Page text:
Math 155B - Geometric
Ray Tracing Programming Project
Programming Assignment #3 - Spring 2001
Programming assignment #3B. This is the third programming
assignment for Math 155B. You are asked to add some features to the ray
tracing code as written so far.
Due date: Friday, May 18.
Choose one of the topics listed below, or subject to approval, you may suggest another
project. It is OK if more than one person chooses the same project. You must
discuss the plan for and design of your project with Professor Buss at least one week
before the due date.
Items 1-7 involve distributed ray tracing and backwards ray tracing. These
projects do not require writing a complete ray tracer. Instead, I
will give you a functioning ray tracer which does simple, non-distributed ray tracing, and
you will only need to modify the high level routines.
- Implement the use of multiple view rays per pixels, so improve aliasing. You
should be able to point to improvements (like fewer "jaggies" on lines).
You may also draw a scene with aliasing problems (say with a large reactangle with a small
checkboard pattern, viewed obliquely), and notice how it is improved.
- Use multiple view rays per pixel to implement depth of field. This will allow
objects at the "focus distance" to be in focus and objects which are closer or
further away to be out of focus.
- Use distributed ray tracing to show motion blur.
- Implement distributed ray tracing for shadow feelers. Your rendered scene should
exhibit soft shadows and penumbras.
- Implement distributed ray tracing for reflections. You should be able to
demonstrate blurry fuzzy reflections. Possibly extend this to include distributed
ray tracing for transmission (refraction).
- Implement the high-level ray tracing code to intelligently track the attenuation of
light through multiple bounces, and prunes the ray tracing tree accordingly. These
algorithms are known as "Russian roulette" algorithms, and you will have to
learn them on your own since we will not cover them in class.
- Implement some backwards ray tracing with an illumination map (recommended) or photon
For each project you should do the following..
- Design a simple scene to test your project. The scene should be chosen to
illustrate the ray tracing project you have chosen. For instance, for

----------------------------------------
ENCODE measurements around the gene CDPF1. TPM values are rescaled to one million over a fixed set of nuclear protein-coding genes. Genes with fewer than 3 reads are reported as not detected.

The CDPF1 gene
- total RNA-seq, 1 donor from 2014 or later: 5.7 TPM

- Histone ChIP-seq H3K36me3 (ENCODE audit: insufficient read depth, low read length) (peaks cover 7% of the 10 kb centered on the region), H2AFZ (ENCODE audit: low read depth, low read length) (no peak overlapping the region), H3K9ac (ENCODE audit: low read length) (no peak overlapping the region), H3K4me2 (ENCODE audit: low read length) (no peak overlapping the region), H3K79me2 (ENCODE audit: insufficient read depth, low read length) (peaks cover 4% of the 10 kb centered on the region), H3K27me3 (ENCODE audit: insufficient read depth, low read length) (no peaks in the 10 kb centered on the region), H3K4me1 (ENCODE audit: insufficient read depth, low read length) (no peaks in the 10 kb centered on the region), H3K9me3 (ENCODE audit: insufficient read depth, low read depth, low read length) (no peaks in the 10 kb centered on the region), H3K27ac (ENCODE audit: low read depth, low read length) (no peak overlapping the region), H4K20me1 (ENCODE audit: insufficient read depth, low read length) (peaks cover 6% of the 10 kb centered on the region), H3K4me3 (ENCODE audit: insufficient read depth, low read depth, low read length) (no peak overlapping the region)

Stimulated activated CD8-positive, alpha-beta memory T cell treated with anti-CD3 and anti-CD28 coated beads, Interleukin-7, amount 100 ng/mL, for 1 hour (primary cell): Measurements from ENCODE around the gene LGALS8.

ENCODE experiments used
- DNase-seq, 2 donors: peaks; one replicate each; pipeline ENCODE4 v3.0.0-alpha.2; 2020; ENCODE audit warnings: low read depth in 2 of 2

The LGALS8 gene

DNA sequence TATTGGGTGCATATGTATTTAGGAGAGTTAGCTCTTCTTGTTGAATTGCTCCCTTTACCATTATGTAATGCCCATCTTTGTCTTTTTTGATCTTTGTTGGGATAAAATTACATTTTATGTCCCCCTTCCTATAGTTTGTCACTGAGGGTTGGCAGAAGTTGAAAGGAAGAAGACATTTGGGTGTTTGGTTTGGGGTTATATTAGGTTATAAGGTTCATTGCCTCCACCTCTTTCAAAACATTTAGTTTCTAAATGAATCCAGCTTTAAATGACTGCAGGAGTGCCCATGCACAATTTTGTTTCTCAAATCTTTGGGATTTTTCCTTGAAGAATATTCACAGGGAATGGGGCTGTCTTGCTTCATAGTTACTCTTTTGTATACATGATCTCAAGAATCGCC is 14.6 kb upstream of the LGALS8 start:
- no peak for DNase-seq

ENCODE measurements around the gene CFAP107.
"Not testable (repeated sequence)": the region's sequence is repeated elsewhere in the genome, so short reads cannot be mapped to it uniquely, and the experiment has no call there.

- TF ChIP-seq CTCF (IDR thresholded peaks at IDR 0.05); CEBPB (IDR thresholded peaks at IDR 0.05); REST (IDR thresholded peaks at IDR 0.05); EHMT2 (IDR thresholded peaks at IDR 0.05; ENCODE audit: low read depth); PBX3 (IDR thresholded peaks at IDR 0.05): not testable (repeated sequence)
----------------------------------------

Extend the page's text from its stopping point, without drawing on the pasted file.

antialiasing you need a scene which shows aliasing in ordinary ray tracing, for depth of
field there should be mixture of near and far objects, for motion blur you will need
to have a moving object in plain view, etc.
- Change the high-level RayTrace routine to implement your project.
- Render the ray traced scene and save it to a JPEG file. Save multiple JPEGS if
this helps illustrate the features of your project (e.g., two different focal planes for
project #2, or simple ray tracing versus distributed raytracing for project #1).
- The JPEG files will be collected together into a single class web page. You will
be responsible for creating a small GIF with Photoshop for use as a thumbnail image ---
there will be some precise directions on how to do this and what to name your files and
how to upload. Watch this space for further details in the next week.
Here are the instructions on creating the final JPEG/GIF. Please
follow them EXACTLY, including the file names and their capitalization.
- Use ALT-PRINTSCEEN to dump a screen image to the clipboard.
- Run Photoshop (not the Kodak Image program!!!). Under the File
nenu, select making a new image. Accept the default size (which will match the size
of the clipboard contents). Paste the clipboard contents into the new image.
Save the file as Prog3Img1.jpg. USE EXACTLY THIS NAME.
- If you want to save more JPEG files use the names Prog3Img2.jpg, etc.
- Under the Image menu, choose Image Size..., then
change the height to 144 pixels (not inches!!).
Let the width change automatically proportionally.
- Save the resulting small picture as GIF file named Prog3Thumb.gif (named
exactly this way!). For this, go to the File menu and choose Export.
- Use anonymous ftp to send the file to the computer math.ucsd.edu,
directory pub/sbuss/Math155/ma155wxx where ma155wxx
is your course userid. Place the two files in that directory (if you place more than
one JPEG file please let me know).
- I will set up a common web page showing every one's image.
See Getting Started with the Ray Trace Software for
how to get the software copied over to your account. Documentation will appear by
Monday in the pdf/ps online notes.